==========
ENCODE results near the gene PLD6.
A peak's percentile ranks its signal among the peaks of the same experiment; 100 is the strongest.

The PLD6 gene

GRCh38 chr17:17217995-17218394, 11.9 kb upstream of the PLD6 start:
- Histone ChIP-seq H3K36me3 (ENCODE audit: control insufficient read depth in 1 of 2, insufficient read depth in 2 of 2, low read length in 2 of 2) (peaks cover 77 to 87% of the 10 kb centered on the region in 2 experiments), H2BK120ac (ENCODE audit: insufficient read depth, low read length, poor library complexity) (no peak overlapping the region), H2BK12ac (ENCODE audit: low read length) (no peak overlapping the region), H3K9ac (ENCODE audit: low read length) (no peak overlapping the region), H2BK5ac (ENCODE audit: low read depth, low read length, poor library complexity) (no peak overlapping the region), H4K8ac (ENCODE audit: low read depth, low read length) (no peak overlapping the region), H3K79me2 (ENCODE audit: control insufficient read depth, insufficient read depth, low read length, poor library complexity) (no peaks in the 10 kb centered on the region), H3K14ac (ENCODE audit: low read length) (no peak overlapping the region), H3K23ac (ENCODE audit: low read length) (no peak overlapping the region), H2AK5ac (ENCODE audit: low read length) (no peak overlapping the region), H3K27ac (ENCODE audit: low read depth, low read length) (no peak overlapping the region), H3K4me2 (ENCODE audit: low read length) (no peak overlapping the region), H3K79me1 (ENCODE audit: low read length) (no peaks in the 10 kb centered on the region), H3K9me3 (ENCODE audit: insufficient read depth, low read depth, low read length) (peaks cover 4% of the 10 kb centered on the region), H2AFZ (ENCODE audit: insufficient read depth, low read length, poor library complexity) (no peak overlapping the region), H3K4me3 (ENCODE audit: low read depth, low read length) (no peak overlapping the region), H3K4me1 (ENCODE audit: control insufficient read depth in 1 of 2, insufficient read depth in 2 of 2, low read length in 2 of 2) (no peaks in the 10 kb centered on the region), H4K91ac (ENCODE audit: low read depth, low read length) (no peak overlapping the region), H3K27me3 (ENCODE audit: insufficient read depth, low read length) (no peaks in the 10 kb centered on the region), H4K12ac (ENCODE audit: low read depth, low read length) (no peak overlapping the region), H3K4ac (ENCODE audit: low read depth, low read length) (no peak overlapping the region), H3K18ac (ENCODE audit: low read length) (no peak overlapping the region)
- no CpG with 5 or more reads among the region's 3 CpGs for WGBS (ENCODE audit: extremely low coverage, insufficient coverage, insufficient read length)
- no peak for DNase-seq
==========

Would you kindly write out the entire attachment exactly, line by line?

ENCODE results near the gene PLD6.
A peak's percentile ranks its signal among the peaks of the same experiment; 100 is the strongest.

The PLD6 gene

GRCh38 chr17:17217995-17218394, 11.9 kb upstream of the PLD6 start:
- Histone ChIP-seq H3K36me3 (ENCODE audit: control insufficient read depth in 1 of 2, insufficient read depth in 2 of 2, low read length in 2 of 2) (peaks cover 77 to 87% of the 10 kb centered on the region in 2 experiments), H2BK120ac (ENCODE audit: insufficient read depth, low read length, poor library complexity) (no peak overlapping the region), H2BK12ac (ENCODE audit: low read length) (no peak overlapping the region), H3K9ac (ENCODE audit: low read length) (no peak overlapping the region), H2BK5ac (ENCODE audit: low read depth, low read length, poor library complexity) (no peak overlapping the region), H4K8ac (ENCODE audit: low read depth, low read length) (no peak overlapping the region), H3K79me2 (ENCODE audit: control insufficient read depth, insufficient read depth, low read length, poor library complexity) (no peaks in the 10 kb centered on the region), H3K14ac (ENCODE audit: low read length) (no peak overlapping the region), H3K23ac (ENCODE audit: low read length) (no peak overlapping the region), H2AK5ac (ENCODE audit: low read length) (no peak overlapping the region), H3K27ac (ENCODE audit: low read depth, low read length) (no peak overlapping the region), H3K4me2 (ENCODE audit: low read length) (no peak overlapping the region), H3K79me1 (ENCODE audit: low read length) (no peaks in the 10 kb centered on the region), H3K9me3 (ENCODE audit: insufficient read depth, low read depth, low read length) (peaks cover 4% of the 10 kb centered on the region), H2AFZ (ENCODE audit: insufficient read depth, low read length, poor library complexity) (no peak overlapping the region), H3K4me3 (ENCODE audit: low read depth, low read length) (no peak overlapping the region), H3K4me1 (ENCODE audit: control insufficient read depth in 1 of 2, insufficient read depth in 2 of 2, low read length in 2 of 2) (no peaks in the 10 kb centered on the region), H4K91ac (ENCODE audit: low read depth, low read length) (no peak overlapping the region), H3K27me3 (ENCODE audit: insufficient read depth, low read length) (no peaks in the 10 kb centered on the region), H4K12ac (ENCODE audit: low read depth, low read length) (no peak overlapping the region), H3K4ac (ENCODE audit: low read depth, low read length) (no peak overlapping the region), H3K18ac (ENCODE audit: low read length) (no peak overlapping the region)
- no CpG with 5 or more reads among the region's 3 CpGs for WGBS (ENCODE audit: extremely low coverage, insufficient coverage, insufficient read length)
- no peak for DNase-seq